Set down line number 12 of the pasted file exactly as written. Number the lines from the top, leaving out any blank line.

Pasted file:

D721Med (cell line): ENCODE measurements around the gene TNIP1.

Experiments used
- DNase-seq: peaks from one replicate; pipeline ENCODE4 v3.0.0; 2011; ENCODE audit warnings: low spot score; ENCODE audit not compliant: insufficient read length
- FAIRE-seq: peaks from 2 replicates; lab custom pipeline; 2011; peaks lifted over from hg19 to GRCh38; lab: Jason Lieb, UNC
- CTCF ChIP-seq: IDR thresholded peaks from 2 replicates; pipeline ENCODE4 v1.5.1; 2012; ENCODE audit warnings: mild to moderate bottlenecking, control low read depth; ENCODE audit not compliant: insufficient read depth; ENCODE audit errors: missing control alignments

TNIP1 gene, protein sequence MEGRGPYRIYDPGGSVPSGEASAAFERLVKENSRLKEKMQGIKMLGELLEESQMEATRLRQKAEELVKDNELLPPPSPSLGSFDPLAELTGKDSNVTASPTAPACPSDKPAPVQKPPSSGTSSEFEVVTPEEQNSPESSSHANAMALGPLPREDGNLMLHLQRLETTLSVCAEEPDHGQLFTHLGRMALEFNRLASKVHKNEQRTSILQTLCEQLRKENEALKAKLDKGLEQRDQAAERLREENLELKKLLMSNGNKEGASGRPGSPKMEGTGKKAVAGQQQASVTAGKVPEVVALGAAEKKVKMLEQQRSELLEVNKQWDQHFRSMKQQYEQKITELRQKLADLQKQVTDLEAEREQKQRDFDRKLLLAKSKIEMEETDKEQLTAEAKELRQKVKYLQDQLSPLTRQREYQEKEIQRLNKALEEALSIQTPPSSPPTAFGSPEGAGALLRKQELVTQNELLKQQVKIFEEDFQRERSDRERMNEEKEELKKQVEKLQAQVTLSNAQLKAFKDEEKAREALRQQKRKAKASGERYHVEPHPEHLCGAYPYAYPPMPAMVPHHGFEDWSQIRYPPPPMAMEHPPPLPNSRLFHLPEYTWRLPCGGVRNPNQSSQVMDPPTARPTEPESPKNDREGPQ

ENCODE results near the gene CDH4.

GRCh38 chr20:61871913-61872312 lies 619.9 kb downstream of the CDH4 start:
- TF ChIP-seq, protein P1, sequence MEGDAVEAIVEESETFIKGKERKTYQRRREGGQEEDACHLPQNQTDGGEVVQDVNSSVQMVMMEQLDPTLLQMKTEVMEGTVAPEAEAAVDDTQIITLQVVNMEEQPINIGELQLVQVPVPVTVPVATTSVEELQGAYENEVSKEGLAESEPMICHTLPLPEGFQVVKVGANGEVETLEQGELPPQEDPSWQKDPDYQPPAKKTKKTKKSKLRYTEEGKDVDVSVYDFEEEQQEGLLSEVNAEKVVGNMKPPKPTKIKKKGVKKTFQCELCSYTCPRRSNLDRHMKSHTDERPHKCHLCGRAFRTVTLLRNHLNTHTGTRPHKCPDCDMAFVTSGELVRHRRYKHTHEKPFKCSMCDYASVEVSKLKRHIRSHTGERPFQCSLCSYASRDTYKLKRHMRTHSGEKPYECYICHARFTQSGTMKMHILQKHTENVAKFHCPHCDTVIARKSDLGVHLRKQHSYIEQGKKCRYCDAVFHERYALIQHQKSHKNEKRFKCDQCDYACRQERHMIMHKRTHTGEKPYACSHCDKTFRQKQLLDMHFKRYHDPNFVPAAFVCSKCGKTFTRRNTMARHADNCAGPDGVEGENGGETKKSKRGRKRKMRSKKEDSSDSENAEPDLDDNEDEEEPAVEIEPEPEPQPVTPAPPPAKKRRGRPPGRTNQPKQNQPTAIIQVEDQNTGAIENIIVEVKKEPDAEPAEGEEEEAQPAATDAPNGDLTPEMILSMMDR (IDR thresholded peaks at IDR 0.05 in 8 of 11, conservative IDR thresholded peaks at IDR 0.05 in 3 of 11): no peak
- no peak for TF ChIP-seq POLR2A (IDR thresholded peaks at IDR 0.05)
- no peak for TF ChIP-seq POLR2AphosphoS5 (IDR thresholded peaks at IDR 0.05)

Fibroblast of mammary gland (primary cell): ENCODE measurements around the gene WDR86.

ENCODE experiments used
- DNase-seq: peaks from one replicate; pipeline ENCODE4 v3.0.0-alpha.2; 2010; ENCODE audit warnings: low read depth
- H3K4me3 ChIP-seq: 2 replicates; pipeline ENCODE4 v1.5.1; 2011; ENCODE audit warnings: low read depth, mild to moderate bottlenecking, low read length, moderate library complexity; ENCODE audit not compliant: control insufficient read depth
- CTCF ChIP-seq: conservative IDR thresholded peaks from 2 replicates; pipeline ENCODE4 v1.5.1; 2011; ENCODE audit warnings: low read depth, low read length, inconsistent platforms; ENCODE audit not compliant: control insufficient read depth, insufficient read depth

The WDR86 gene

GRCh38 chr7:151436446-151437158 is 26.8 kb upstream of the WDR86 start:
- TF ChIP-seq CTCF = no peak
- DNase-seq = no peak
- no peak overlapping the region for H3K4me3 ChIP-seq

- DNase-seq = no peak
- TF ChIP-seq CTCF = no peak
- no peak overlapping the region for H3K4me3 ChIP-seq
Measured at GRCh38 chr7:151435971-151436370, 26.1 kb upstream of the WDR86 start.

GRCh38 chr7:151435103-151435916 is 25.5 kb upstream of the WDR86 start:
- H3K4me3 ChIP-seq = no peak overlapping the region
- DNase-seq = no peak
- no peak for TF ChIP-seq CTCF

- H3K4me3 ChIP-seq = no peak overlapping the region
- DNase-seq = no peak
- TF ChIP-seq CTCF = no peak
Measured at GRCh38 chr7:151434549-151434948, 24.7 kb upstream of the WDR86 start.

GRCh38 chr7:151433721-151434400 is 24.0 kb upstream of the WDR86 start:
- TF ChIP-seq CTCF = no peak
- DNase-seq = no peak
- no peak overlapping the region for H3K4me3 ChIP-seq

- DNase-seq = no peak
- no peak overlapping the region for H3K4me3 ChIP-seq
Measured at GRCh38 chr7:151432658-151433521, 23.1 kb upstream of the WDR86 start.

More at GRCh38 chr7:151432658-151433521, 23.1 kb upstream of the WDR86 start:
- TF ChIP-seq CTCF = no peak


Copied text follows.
Fibroblast of mammary gland (primary cell): ENCODE measurements around the gene WDR86.